Given that, it’s not surprising to find a good deal of bias in the magazine. However, much of what is presented goes beyond mere bias and crosses fully into falsity. An article entitled “A Vision of Hope and Values,” for example, quotes Kerry extensively as he maligns the No Child Left Behind act (NCLB) and President Bush's record on education in general.
“Millions of children have been left behind—left with overcrowded classrooms, left without textbooks and left without the high-quality tests that measure what they are learning,” said Kerry, who pledged to fully fund NCLB and special education as president as well as address the longstanding crisis that inadequate, unsafe public schools present.The article fails to mention that NCLB was passed with overwhelming bi-partisan support—including votes from Kerry and his running mate John Edwards. But that aside, what about the substance of Kerry’s criticisms? To start with, his claim that millions of children have been left behind has no foundation. As the Heritage Foundation reports,
Two years have passed, and it is too early to tell whether the law is working. State plan negotiations were not finished before June 2003. States and districts are still working out the kinks regarding accountability programs, teacher quality, public school choice, supplemental services, and other aspects of the law by trial and error. There are both positive signs and complications, but it is still too early to declare victory or defeat.As to the specifics of Kerry’s charges, they don’t hold up either. On pages 156-61 of their book “No Excuses: Closing the Racial Gap in Learning,” Abigail and Stephan Thernstrom document how billions of dollars spent on class size reduction—they cite the national average at 15 students per teacher—have bought us nothing. As they conclude: “Decades of research, however, have failed to establish that smaller classes have any measurable impact on student achievement.”
The assertion that an absence of high-quality testing is to blame for poor student achievement is simply laughable. Tests measure student achievement; they do not improve it. The purpose of NCLB is to better identify who is being left behind. It's the responsibility of educators to help students learn.
The article continues, quoting Kerry:
We shouldn’t be opening schools and firehouses in Baghdad and shutting them and watching them crumble in the United States.
More rhetoric. The war effort in the Middle East has not taken funds away from education. Despite claims to the contrary, NCLB has not been underfunded. Again from the Heritage Foundation:
The term unfunded mandate has been tossed around despite the fact that the act is both funded and voluntary… Democrats and their union allies claim that the NCLB is underfunded because Congress has not met the funding limits established in the bill. In response, the administration revealed that states have $5.75 billion in unspent federal ESEA funds in the bank. Some of the funds have languished there for more than three and a half years.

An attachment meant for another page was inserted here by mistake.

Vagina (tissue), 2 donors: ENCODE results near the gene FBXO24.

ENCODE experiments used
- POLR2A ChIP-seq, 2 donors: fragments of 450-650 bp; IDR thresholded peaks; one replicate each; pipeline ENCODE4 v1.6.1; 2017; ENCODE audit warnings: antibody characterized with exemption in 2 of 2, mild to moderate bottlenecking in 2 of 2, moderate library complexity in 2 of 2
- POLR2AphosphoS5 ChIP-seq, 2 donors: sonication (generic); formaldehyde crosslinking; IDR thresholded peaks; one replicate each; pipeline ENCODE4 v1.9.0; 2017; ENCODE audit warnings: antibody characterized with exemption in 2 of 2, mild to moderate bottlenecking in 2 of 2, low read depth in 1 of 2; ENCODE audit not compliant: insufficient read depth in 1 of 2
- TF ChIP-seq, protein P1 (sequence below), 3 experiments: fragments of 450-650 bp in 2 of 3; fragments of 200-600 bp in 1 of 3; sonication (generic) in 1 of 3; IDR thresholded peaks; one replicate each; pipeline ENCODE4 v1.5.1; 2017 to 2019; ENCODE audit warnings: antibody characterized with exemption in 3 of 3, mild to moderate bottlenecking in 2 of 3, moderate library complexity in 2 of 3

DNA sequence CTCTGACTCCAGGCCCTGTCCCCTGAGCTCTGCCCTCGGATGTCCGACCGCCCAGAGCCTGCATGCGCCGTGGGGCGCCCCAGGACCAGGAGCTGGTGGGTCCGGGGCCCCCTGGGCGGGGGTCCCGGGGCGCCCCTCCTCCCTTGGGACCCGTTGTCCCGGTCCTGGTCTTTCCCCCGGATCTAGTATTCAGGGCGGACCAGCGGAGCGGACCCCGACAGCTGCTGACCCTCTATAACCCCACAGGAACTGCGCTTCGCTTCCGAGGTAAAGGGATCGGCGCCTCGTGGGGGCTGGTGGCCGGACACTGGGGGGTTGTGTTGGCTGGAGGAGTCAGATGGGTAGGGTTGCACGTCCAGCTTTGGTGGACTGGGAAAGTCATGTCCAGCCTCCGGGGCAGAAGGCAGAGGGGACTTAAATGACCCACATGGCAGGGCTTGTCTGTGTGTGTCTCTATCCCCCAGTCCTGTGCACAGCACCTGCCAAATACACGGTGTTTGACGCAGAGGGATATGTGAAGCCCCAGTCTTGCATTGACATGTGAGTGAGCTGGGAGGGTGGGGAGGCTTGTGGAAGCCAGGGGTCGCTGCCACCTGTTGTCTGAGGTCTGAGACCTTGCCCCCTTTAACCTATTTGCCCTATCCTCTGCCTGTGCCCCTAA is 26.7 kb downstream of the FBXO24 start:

Some of the studies have padded their estimates by including costs not required by the NCLB in their expense totals. In response, AccountabilityWorks added up only the costs of goods and services required by the law and compared the total to the amount appropriated by Congress. It found that the act has been overfunded and states have more than enough money to meet the requirements of the NCLB.
The article continues by citing Kerry's call for a “national commitment to raise graduation rates through strong interventions like high-quality after-school programs, which he aims to expand to 3.5 million more students across the nation.”
Kerry hasn’t provided a lot of details on this proposal. Here is how it is described on his web site:
John Kerry and John Edwards are strong supporters of after-school programs. They give students extra help, keep them out of trouble, and offer peace of mind to working parents. The Kerry-Edwards "School's Open 'Til 'Six" initiative will offer after-school opportunities to 3.5 million children, through programs that are open until 6 p.m. and offer safe transportation for children.This sounds like little more than government sponsored day-care, and it’s difficult to imagine how such an expensive program will do much, if anything, to improve student achievement.
The article concludes by citing Kerry’s proposal for “new incentives to hold college tuitions down and new tax credits to help make college more affordable.”
Kerry has been decrying rising tuition costs all along his campaign trail as part of his new “misery index.” But the truth is, this is a bogus issue. The Washington Times reports:
According to Sen. John Kerry, college tuition has skyrocketed over the past four years… Rising tuition, says Mr. Kerry, prices "thousands of young people right out of the American dream. The Bush economic policies have left states with nearly $90 billion in budget deficits, and have forced cuts to higher education budgets, resulting in higher tuition, increased class sizes, and cuts to counseling, tutoring, and remedial coursework.” Mr. Kerry, fortunately, doesn't merely have his facts wrong. He has them reversed.Our education system is in need of major reform. This requires an open, honest debate. Unfortunately, such a debate cannot take place while so much counterfeit information is being forwarded. These false talking points have been repeated so often that they have become accepted as fact. Sadly, conservatives have done a very poor job of correcting the record and educating the public on the issue.
According to a June 28 article in USA Today, while official tuition rates have increased substantially over the past four years, tuition actually paid has decreased at public universities, and increased only sluggishly at private ones… [S]ince President Bush took office, college education has become more affordable for the majority of American families, not less.